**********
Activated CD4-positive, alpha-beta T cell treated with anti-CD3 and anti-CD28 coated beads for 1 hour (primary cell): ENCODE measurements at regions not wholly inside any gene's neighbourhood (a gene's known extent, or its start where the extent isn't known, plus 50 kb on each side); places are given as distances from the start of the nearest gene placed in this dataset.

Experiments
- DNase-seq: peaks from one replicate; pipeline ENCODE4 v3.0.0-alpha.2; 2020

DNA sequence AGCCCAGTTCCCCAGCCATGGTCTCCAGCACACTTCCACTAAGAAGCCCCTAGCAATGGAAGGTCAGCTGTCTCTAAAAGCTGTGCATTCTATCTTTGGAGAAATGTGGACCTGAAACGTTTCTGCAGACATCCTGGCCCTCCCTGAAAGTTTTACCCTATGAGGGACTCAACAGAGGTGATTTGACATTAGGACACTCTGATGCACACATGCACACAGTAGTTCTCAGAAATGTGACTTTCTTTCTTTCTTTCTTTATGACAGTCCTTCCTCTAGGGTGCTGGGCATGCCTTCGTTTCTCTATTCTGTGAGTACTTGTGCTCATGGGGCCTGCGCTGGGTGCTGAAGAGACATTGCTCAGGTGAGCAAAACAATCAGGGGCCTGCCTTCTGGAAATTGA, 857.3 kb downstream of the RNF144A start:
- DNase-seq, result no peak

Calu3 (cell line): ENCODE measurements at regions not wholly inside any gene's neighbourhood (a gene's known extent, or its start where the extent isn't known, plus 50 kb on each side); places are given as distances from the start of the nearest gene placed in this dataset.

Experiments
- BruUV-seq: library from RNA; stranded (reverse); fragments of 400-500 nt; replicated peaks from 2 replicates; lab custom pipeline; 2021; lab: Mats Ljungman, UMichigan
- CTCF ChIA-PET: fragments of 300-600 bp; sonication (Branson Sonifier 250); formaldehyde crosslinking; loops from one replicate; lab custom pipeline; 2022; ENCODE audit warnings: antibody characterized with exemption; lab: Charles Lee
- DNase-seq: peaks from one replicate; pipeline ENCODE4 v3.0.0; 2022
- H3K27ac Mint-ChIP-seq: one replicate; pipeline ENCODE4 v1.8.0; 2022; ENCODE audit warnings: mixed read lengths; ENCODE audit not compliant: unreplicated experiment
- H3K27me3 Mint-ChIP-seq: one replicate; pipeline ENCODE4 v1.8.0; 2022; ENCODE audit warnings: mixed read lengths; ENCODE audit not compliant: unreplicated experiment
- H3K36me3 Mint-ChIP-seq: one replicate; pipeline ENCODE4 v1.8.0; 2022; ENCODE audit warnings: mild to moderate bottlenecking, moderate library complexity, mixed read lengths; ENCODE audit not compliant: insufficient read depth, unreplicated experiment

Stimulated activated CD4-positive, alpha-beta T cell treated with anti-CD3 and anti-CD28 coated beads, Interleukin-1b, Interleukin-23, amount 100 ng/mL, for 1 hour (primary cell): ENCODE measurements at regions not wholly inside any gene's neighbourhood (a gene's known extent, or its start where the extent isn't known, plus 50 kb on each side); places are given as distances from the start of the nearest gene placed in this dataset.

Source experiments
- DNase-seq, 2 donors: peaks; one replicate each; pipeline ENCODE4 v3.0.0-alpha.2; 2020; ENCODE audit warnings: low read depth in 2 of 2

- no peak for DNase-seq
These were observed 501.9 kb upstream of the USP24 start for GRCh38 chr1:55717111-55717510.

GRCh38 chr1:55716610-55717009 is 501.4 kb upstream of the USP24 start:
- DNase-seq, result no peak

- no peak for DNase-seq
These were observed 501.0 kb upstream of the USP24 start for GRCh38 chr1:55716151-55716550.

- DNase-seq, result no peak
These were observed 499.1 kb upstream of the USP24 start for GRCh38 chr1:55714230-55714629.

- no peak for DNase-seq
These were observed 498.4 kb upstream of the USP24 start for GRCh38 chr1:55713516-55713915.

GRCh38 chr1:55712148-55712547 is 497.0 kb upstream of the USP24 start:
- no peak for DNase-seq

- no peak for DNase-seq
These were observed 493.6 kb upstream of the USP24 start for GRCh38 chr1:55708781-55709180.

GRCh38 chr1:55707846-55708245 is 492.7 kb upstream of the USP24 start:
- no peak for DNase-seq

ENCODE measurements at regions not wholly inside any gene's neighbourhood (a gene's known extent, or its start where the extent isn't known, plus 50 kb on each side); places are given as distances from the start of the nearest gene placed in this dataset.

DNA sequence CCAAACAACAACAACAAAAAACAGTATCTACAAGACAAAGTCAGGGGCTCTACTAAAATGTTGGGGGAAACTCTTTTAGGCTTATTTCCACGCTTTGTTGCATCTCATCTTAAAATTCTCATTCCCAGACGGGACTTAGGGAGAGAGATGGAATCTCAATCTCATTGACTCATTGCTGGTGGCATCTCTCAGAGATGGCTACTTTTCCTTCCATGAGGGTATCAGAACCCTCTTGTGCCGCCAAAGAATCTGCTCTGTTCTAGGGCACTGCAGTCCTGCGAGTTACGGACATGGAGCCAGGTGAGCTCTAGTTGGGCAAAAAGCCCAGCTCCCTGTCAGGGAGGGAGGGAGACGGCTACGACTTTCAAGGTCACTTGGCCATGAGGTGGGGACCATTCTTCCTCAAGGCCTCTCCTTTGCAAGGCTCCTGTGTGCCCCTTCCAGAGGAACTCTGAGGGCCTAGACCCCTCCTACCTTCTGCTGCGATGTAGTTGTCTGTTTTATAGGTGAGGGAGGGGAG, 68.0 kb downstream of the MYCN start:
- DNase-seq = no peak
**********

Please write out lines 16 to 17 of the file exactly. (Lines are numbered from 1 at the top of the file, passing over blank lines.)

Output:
- DNase-seq, 2 donors: peaks; one replicate each; pipeline ENCODE4 v3.0.0-alpha.2; 2020; ENCODE audit warnings: low read depth in 2 of 2

- no peak for DNase-seq